ASHA Annual Meeting 2020 – Matthew Alley
In late January, the SLIB team attended the 2020 ASHA annual meeting (American Seniors Housing Association). It was nice to visit Palm Springs again, enjoy the beautiful sights, meet with familiar folks as well as meet some new people.
The SLIB team is also sponsoring/attending the eCap Healthcare Summit in mid-February in Miami and attending the NIC Spring Conference in early March in San Diego. Please contact me if you will be attending the either of these conferences.
At the ASHA annual meeting, we sat in on some great roundtable discussions and met with a lot of groups. I wanted to share a few takeaways:
1. Should we be concerned about overdevelopment in the seniors housing space? Overdevelopment was a big topic at the ASHA annual meeting, and I think it is the biggest risk to the acquisition market moving forward for seniors housing (skilled nursing has its own risks). This is obviously a market-to-market (and sometimes, submarket-to-submarket) risk. If the area where an owner has a seniors housing facility becomes overdeveloped in the future, census levels will obviously suffer and valuations will go down.
2. Who are the active buyers and sellers in today’s market? While there is some skepticism on how new development will impact the current market, there is still a great deal of variety in buyers. REITs, private equity, owner-operators and even some “mom and pops” have been interested in purchasing properties and growing their portfolio. The sellers have been very diverse as well. “Mom and pops” are still very active sellers, but we have seen more regional and national owners look to take advantage of the market and either sell their entire portfolio or divest of a couple of properties that don’t match their strategic vision.
3. What are the most important metrics that buyers are using in today’s market? Cap rates, another big topic at the ASHA annual meeting, are the most important metric when valuing a cash flowing property. The difficulty comes in valuing a property that is underperforming. In those cases, a potential new operator will put together a pro forma and land on a rate of return that they’re comfortable with. Those deals typically see a wide range in offer prices.
4. Are there different buyers for different seniors housing asset classes? Yes, absolutely. Institutional groups typically chase larger, higher quality assets with consistent cash flow. Their low cost of funds has driven owner-operators down the acquisition spectrum to the smaller assets that may be underperforming.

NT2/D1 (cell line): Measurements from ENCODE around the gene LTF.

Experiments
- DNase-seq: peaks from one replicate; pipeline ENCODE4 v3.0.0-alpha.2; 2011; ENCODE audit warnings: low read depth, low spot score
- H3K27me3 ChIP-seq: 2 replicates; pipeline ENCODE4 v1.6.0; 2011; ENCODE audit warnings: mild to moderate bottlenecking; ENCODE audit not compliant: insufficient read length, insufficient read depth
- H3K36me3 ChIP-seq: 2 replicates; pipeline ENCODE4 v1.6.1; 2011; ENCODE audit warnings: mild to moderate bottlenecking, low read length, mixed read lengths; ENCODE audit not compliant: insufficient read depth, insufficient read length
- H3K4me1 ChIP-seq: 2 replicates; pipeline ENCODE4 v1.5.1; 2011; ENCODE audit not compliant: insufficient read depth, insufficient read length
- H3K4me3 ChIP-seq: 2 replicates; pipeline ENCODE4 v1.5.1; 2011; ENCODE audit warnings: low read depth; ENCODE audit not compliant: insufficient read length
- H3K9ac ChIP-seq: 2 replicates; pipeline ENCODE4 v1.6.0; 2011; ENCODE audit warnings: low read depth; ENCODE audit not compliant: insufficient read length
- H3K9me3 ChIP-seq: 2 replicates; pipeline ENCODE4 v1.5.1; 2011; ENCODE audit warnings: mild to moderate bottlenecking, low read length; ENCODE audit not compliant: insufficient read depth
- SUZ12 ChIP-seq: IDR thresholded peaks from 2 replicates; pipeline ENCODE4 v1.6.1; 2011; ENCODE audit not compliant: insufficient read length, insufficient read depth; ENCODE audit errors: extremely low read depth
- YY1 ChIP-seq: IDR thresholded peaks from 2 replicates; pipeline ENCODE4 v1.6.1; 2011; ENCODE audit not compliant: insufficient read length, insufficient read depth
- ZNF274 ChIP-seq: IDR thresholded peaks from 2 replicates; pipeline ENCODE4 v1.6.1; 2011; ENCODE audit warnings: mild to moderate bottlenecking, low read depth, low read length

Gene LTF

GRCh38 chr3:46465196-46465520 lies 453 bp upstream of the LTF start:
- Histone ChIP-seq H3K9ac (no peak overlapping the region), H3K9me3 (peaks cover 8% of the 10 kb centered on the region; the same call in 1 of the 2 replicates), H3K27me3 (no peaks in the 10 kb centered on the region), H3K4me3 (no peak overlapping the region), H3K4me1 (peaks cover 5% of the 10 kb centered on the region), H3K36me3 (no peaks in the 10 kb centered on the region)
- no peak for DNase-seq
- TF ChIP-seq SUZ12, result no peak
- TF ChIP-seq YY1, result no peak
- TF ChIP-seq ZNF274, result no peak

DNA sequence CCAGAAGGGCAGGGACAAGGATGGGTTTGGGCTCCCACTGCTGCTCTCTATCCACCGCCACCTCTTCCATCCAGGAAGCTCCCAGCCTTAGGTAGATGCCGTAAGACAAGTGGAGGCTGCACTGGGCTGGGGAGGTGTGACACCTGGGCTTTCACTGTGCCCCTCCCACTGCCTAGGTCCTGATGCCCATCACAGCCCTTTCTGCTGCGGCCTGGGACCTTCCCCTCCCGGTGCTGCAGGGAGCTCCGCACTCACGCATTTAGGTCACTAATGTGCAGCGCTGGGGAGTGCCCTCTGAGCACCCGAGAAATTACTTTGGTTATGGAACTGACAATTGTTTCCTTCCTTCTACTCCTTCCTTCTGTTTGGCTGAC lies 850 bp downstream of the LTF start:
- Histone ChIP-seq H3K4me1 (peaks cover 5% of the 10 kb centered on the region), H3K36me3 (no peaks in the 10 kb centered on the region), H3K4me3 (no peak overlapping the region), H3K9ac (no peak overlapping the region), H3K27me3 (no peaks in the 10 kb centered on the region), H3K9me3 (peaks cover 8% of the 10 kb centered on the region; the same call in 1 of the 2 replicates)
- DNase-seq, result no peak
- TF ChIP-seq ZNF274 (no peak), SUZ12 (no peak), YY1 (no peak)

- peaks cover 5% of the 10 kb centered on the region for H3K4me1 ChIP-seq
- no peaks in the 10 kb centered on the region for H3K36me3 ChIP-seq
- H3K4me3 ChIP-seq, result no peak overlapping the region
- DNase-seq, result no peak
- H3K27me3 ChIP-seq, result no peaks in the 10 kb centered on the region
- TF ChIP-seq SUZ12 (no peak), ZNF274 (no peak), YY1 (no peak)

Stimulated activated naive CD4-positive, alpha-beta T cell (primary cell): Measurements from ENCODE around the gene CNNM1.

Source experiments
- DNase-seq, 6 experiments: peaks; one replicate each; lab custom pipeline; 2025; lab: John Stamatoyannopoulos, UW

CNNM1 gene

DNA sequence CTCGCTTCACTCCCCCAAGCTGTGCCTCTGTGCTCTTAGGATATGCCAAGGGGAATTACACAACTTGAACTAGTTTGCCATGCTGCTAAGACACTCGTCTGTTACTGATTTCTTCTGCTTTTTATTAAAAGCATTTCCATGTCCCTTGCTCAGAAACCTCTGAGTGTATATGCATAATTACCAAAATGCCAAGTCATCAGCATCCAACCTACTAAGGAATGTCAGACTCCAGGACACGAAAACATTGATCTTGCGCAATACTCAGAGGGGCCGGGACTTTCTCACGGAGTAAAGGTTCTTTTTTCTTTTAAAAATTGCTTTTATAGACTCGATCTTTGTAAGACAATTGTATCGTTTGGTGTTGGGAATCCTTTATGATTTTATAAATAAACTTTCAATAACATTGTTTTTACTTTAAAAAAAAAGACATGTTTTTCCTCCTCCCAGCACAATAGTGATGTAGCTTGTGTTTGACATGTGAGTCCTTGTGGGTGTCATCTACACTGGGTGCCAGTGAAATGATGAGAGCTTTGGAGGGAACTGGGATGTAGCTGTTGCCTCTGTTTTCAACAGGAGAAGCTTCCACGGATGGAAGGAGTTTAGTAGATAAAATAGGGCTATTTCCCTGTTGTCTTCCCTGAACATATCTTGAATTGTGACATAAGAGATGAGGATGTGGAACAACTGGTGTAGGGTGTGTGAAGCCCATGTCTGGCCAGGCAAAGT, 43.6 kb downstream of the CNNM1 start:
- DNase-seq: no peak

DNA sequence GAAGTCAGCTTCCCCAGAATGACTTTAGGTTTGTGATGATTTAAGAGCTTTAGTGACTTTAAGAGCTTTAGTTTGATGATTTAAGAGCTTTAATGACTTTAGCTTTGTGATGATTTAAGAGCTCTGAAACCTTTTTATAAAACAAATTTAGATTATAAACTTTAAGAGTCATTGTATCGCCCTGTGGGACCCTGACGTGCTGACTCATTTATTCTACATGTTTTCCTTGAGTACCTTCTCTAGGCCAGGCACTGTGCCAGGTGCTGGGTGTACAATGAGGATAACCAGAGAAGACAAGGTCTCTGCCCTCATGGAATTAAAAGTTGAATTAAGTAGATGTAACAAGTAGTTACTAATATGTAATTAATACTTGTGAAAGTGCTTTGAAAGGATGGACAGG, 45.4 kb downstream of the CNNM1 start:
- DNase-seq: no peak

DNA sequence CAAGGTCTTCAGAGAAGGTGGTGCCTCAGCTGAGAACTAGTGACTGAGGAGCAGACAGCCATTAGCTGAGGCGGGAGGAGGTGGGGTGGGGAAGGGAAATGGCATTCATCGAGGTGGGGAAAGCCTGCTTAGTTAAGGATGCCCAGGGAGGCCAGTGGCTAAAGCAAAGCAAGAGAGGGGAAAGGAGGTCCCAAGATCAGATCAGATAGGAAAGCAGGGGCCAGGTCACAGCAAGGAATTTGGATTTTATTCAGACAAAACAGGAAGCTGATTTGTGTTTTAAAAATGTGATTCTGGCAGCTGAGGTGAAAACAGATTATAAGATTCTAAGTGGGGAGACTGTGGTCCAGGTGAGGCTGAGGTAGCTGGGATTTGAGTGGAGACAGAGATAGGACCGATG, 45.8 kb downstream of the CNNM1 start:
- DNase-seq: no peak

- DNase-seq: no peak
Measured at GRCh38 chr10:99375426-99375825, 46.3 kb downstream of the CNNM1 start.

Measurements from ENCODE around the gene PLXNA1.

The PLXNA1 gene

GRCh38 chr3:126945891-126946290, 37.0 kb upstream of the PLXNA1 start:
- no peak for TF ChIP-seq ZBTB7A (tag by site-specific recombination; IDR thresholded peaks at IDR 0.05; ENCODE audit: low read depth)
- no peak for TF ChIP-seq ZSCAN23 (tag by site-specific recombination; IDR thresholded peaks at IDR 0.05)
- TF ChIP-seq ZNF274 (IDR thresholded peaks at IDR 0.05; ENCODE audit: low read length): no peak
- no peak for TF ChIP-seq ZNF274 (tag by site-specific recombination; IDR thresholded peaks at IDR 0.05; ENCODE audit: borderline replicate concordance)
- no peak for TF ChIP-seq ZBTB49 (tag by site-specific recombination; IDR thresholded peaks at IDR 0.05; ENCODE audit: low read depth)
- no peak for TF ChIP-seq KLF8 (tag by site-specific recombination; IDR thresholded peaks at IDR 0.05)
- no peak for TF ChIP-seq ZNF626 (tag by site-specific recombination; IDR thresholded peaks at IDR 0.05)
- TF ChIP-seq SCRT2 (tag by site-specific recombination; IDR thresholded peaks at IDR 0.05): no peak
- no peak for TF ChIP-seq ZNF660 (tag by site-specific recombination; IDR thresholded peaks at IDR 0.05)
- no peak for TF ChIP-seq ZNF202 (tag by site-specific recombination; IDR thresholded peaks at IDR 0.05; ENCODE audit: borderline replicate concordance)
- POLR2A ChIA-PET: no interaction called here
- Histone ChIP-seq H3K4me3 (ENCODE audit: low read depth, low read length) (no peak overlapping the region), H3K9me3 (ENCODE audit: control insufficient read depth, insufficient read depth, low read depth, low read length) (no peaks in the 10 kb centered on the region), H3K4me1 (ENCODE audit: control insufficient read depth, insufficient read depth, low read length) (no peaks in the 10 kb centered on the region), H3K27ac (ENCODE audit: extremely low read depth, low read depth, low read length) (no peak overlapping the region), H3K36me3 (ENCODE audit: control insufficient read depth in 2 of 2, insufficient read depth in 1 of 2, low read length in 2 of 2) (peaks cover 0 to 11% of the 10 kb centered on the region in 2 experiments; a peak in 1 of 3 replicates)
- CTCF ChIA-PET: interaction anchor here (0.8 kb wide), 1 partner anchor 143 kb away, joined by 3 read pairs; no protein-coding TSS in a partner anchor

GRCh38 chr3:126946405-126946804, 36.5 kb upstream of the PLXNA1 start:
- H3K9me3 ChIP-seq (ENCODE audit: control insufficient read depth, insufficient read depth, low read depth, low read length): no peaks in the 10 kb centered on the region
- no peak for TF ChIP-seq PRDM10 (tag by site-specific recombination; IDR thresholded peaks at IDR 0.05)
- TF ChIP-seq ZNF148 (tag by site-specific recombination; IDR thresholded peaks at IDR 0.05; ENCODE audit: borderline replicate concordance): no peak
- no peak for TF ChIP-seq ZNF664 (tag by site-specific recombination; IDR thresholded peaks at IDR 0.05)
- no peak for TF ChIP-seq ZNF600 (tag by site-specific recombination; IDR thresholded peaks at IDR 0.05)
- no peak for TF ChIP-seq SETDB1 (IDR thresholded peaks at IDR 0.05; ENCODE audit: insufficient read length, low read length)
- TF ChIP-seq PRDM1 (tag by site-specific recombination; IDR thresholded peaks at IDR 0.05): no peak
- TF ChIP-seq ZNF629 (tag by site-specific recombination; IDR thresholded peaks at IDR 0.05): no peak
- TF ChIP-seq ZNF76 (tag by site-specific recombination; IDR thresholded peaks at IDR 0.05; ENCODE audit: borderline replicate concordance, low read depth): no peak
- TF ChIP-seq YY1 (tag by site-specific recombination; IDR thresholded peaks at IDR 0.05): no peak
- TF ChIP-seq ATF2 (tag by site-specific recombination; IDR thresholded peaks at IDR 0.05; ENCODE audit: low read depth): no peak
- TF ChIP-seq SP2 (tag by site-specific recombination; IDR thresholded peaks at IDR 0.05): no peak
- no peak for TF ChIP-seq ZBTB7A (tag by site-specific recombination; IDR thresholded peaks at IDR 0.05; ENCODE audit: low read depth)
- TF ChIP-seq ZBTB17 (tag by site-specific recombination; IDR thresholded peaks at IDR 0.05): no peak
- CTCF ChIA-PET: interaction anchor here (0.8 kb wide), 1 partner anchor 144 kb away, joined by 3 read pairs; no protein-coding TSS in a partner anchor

5. What is the optimal size for acquisitions? Typically, the larger the offering, the better. Institutional groups have a lot of equity to deploy and if they can deploy it in ten $30 million transactions as opposed to thirty $10 million transactions, groups will typically prefer fewer transactions. One-off or small portfolio transactions have a different pool of buyers, which tends to be less institutional and requires a broker to have a greater knowledge of the individual market and its individual buyers.
6. With pricing strong in today’s market, why are some owners making a decision to hold? The current market conditions have hastened the time frame for owners that had a planned exit strategy in the next 12-24 months. That being said, some owners are trying to increase their portfolio’s profitability and increase value in that way. Even if cap rates see a modest increase, a major increase in profitability will still see the owner come out ahead by waiting to sell.
7. What does the increase in development do to cap rates moving forward? It adds a level of risk moving forward. Anything that adds risk – whether it be development, reimbursement or labor risk among others – will naturally push cap rates up.
8. Where do you see the market headed over the next 12-24 months? In the near-term, it should be strong – cap rates are still higher than most other asset classes, interest rates are low and institutional equity needs to be placed. Further into the future, overdevelopment, government reimbursement changes, interest rate increases, increased regulation, increased tax rates and the housing market could cause a bit of a pullback in pricing. That being said, I still think the seniors housing space is better equipped to handle this uncertainty than other asset classes.
If you have any questions on the topic of this post or would like a confidential valuation of part or all of your seniors housing portfolio, please contact Matthew Alley at 630-858-2501 ext. 225 or firstname.lastname@example.org.